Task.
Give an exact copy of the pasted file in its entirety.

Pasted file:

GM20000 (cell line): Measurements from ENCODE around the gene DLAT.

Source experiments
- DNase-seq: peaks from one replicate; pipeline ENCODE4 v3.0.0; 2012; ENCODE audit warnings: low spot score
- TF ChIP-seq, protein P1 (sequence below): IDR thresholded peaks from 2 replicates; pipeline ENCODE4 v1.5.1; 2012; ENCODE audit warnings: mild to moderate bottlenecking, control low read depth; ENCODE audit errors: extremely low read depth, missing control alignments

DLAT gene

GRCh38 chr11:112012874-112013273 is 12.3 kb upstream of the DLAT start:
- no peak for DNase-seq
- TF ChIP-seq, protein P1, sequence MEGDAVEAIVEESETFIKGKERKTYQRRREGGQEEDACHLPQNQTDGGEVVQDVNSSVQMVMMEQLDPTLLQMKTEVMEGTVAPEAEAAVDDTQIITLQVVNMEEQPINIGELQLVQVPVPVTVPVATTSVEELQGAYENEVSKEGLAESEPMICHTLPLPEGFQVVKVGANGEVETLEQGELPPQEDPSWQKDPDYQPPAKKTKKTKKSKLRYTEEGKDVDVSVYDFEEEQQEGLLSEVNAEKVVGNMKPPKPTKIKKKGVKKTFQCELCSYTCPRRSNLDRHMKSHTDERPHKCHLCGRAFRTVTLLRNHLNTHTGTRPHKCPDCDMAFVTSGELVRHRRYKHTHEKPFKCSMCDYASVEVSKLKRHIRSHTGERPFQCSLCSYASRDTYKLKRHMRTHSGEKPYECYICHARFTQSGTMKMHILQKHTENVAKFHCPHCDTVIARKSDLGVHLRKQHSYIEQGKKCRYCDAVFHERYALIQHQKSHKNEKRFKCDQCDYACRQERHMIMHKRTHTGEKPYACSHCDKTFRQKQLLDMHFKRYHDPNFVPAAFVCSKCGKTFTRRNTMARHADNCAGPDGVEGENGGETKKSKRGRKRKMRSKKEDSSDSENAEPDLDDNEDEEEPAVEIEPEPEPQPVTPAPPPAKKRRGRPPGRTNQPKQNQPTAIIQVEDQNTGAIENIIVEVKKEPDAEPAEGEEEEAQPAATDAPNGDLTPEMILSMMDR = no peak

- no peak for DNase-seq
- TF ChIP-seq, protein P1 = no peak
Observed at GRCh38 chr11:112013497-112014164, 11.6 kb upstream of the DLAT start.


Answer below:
GM20000 (cell line): Measurements from ENCODE around the gene DLAT.

Source experiments
- DNase-seq: peaks from one replicate; pipeline ENCODE4 v3.0.0; 2012; ENCODE audit warnings: low spot score
- TF ChIP-seq, protein P1 (sequence below): IDR thresholded peaks from 2 replicates; pipeline ENCODE4 v1.5.1; 2012; ENCODE audit warnings: mild to moderate bottlenecking, control low read depth; ENCODE audit errors: extremely low read depth, missing control alignments

DLAT gene

GRCh38 chr11:112012874-112013273 is 12.3 kb upstream of the DLAT start:
- no peak for DNase-seq
- TF ChIP-seq, protein P1, sequence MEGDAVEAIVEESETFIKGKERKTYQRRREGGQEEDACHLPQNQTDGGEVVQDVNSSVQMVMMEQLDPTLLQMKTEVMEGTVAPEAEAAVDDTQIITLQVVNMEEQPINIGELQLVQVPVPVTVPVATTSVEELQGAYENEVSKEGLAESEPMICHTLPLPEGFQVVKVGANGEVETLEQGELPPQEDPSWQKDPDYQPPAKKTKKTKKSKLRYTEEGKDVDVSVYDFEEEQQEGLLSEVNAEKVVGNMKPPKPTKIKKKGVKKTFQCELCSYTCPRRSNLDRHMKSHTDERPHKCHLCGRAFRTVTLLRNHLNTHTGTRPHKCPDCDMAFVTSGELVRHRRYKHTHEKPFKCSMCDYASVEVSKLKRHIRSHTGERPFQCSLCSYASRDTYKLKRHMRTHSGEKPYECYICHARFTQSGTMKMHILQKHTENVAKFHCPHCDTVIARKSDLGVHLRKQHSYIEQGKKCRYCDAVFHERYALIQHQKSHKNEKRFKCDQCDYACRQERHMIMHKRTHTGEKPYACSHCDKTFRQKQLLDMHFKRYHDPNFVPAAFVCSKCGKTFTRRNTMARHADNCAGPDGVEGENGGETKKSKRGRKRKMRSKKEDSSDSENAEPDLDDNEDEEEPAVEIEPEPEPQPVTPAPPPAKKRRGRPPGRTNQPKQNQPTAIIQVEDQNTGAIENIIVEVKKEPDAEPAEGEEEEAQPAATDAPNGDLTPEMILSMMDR = no peak

- no peak for DNase-seq
- TF ChIP-seq, protein P1 = no peak
Observed at GRCh38 chr11:112013497-112014164, 11.6 kb upstream of the DLAT start.